Sharon Shumate v. Cecile Mouraux, an individual; Jean-Pierre Mouraux, an individual; both doing business as Happy Pets Inn, and In this California case, the plaintiff sought damages after her companion, a nine-year-old purebred cocker spaniel, suffered terminal injuries after staying at a “dog spa.” The defendants marketed their pet boarding facility in the brochures given to plaintiff as one that would provide “personal care in a secure atmosphere.” After plaintiff’s dog spent a visit at defendants’ facility, she noticed that Daisy was behaving abnormally, crouching low to the ground and apparently cowering. Shortly thereafter, plaintiff then observed the dog whimpering in pain with bloody stools and a slow, lethargic demeanor. Upon bringing the dog in for a veterinary examination, the veterinarian determined that the dog had suffered multiple broken ribs. The dog later died and a necropsy revealed the dog had twelve broken ribs, a torn liver, and brain swelling caused by severe trauma. In a phone call to defendants, the defendants denied any wrongdoing saying that nothing could have happened to Daisy while at the Happy Pets Inn. Plaintiff’s causes of action focused on negligence claims, arguing that Daisy’s injuries could not have occurred without negligence by someone and that she was in the exclusive control of defendants when they occurred. (Plaintiff also raised a violation of business practices claim under California code.) What is significant about this complaint is that it raises a modified res ipsa loquitur argument in a bailment action. It also contends that an exculpatory waiver in such a business relationship was unlawful.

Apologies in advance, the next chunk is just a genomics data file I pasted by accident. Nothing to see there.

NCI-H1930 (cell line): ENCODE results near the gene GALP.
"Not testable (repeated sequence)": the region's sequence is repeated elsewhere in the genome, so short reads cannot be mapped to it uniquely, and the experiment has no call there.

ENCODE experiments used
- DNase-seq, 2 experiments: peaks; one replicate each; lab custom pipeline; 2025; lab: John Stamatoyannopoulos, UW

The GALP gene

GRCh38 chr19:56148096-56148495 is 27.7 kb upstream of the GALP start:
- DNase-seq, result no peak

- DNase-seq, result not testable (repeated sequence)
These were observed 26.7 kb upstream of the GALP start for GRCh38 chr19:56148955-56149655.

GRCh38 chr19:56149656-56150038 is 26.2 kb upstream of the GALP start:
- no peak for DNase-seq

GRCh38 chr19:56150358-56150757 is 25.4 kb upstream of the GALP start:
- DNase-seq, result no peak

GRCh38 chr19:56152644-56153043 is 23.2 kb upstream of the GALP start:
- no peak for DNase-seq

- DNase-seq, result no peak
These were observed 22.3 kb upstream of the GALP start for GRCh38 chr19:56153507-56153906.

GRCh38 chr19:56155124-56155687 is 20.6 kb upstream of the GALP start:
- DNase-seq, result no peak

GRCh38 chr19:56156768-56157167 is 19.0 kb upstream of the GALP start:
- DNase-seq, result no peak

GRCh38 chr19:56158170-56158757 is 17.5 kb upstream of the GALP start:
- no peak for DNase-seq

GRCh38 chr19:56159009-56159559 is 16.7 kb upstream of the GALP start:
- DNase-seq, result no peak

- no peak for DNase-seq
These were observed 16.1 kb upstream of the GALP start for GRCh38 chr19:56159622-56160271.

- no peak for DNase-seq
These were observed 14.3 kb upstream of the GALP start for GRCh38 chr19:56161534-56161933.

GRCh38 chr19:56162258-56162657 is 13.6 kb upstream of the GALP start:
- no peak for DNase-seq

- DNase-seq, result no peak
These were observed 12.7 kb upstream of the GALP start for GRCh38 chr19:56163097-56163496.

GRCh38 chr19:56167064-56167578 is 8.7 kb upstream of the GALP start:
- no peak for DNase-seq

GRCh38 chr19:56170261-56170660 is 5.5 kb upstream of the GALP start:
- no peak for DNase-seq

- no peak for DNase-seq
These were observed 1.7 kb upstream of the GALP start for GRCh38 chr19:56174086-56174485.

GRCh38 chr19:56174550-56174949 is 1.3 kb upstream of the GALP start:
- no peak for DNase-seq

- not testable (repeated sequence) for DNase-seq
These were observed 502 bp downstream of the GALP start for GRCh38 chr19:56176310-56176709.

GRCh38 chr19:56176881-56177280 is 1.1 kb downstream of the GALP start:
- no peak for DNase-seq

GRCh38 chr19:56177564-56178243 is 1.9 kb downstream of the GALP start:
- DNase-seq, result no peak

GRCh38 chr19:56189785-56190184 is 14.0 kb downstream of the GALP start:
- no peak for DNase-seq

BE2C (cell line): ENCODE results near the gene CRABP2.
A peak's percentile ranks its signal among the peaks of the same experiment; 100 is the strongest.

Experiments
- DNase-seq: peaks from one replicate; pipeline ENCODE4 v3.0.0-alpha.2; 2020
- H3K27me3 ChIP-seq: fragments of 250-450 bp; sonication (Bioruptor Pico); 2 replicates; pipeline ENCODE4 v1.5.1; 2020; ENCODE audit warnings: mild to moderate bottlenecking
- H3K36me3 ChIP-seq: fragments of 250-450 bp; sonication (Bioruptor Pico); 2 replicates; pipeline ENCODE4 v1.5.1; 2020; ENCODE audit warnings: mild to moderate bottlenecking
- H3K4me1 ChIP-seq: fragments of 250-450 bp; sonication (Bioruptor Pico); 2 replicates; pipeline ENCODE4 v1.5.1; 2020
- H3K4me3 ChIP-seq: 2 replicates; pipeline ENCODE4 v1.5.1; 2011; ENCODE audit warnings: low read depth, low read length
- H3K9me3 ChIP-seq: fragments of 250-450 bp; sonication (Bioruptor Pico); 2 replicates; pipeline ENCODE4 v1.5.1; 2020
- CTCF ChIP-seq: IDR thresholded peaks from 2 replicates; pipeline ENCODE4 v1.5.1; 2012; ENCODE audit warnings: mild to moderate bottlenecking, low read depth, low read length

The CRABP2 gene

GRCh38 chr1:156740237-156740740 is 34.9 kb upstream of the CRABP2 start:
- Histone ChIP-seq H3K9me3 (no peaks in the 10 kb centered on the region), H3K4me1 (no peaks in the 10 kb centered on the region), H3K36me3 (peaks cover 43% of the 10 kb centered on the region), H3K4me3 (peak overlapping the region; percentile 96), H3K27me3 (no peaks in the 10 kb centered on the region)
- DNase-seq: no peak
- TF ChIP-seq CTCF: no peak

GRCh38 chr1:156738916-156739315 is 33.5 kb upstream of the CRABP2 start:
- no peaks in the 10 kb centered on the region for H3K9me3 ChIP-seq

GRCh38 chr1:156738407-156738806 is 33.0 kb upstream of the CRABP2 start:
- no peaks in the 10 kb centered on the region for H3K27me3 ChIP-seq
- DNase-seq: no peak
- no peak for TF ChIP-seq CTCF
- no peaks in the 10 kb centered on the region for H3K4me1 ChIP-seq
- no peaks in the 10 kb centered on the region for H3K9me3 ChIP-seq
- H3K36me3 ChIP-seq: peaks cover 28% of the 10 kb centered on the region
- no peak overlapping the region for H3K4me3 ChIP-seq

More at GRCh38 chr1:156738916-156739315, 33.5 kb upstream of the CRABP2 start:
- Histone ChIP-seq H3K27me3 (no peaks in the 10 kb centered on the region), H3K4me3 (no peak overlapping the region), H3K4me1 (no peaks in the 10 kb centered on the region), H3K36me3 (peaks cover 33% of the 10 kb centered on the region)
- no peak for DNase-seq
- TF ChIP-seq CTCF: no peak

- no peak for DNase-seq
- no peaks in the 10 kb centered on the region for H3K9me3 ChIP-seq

Scharer v. San Luis Rey Equine Hosp., Inc.